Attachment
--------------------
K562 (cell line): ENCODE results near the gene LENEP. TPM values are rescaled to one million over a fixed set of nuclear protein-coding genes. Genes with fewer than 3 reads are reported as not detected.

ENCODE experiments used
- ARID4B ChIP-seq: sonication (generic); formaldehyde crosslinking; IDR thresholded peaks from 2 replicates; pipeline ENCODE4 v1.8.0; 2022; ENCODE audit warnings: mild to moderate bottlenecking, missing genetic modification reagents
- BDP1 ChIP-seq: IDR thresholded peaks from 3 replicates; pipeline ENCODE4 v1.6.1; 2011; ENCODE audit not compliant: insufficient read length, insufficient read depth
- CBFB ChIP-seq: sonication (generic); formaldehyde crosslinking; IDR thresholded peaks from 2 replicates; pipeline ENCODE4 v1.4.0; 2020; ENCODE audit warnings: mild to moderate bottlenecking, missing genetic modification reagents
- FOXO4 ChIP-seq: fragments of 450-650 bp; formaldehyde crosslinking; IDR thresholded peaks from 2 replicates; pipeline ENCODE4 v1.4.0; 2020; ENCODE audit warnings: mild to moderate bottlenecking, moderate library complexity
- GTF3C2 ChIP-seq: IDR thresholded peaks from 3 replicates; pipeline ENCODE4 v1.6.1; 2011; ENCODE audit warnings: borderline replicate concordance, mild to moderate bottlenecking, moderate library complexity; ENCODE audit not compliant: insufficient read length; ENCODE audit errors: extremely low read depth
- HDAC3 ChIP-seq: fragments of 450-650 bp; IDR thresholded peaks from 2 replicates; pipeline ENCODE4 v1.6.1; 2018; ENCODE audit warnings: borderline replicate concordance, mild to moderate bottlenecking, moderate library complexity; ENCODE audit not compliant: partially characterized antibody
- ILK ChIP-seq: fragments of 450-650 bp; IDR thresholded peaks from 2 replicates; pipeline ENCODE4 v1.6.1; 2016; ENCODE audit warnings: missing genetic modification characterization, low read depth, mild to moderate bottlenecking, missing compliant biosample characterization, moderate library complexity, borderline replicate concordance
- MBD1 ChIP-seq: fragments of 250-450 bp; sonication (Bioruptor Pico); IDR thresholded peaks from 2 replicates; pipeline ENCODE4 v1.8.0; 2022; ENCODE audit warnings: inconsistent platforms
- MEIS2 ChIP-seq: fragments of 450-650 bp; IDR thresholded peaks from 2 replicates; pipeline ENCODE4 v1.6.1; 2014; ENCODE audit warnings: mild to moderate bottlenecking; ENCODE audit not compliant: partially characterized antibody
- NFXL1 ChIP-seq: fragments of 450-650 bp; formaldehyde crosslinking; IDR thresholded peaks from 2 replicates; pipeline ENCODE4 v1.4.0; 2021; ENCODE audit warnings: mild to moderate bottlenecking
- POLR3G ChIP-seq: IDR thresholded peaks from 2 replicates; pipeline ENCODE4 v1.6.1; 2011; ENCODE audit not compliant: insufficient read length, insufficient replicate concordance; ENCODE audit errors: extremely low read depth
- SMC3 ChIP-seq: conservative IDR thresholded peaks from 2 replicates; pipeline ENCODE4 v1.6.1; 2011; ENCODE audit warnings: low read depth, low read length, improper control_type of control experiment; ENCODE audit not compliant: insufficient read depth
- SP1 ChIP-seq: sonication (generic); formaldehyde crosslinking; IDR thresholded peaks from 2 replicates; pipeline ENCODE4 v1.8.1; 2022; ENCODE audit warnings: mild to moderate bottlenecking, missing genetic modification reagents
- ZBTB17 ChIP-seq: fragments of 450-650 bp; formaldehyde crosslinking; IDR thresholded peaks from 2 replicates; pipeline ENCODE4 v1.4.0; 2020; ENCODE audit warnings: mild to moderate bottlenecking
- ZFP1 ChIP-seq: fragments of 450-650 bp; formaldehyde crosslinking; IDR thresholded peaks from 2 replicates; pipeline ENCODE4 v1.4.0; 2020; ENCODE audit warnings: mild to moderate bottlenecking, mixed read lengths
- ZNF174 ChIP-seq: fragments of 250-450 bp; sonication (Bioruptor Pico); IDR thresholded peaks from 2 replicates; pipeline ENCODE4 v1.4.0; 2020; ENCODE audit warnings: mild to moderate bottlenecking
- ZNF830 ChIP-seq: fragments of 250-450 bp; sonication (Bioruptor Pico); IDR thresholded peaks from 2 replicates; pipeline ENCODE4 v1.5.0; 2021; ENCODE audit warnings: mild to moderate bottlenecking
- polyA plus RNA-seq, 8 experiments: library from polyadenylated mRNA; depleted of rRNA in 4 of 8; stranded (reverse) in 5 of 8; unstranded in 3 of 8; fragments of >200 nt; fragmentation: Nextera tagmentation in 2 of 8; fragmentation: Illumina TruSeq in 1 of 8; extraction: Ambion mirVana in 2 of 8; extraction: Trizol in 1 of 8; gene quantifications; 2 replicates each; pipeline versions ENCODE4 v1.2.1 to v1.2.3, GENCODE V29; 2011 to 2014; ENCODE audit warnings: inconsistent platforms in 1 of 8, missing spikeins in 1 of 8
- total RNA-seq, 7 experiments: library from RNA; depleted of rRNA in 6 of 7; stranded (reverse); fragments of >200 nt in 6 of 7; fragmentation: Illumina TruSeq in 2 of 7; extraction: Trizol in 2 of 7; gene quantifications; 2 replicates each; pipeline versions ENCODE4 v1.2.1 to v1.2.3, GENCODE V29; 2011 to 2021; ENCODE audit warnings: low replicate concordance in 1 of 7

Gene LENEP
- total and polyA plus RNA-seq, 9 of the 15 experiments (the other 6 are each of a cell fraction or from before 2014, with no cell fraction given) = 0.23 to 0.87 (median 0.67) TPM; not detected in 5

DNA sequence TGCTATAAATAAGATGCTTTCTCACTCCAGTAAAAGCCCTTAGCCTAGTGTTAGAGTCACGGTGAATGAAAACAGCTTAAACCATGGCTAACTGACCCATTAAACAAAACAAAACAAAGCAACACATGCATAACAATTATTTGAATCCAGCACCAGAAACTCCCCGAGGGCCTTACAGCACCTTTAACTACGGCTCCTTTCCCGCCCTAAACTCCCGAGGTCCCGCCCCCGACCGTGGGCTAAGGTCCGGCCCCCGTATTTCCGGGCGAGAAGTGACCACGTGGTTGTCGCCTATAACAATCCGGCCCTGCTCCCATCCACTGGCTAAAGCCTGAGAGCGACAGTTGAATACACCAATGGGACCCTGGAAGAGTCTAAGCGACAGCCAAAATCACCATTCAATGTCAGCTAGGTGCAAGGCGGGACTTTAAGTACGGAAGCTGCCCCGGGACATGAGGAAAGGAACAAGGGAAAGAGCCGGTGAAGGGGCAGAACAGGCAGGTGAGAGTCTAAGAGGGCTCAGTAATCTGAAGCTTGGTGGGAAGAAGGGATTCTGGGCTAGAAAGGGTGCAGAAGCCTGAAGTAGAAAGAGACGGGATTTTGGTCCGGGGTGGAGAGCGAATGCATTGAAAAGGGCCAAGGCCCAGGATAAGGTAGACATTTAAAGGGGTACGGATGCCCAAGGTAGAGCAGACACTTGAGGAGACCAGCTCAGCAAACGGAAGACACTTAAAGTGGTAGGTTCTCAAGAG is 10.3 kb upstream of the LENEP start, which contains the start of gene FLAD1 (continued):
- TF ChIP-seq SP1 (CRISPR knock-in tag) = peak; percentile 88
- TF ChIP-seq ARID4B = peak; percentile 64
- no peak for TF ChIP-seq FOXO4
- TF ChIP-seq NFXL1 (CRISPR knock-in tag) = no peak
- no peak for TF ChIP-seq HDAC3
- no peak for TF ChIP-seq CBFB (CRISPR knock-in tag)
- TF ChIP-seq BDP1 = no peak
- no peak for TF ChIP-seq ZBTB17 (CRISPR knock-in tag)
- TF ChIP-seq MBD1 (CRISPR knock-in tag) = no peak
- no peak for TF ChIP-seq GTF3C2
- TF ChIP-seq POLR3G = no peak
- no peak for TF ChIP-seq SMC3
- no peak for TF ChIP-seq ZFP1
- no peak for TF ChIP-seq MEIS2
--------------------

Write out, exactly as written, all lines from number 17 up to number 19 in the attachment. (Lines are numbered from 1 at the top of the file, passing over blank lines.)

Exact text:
- ZFP1 ChIP-seq: fragments of 450-650 bp; formaldehyde crosslinking; IDR thresholded peaks from 2 replicates; pipeline ENCODE4 v1.4.0; 2020; ENCODE audit warnings: mild to moderate bottlenecking, mixed read lengths
- ZNF174 ChIP-seq: fragments of 250-450 bp; sonication (Bioruptor Pico); IDR thresholded peaks from 2 replicates; pipeline ENCODE4 v1.4.0; 2020; ENCODE audit warnings: mild to moderate bottlenecking
- ZNF830 ChIP-seq: fragments of 250-450 bp; sonication (Bioruptor Pico); IDR thresholded peaks from 2 replicates; pipeline ENCODE4 v1.5.0; 2021; ENCODE audit warnings: mild to moderate bottlenecking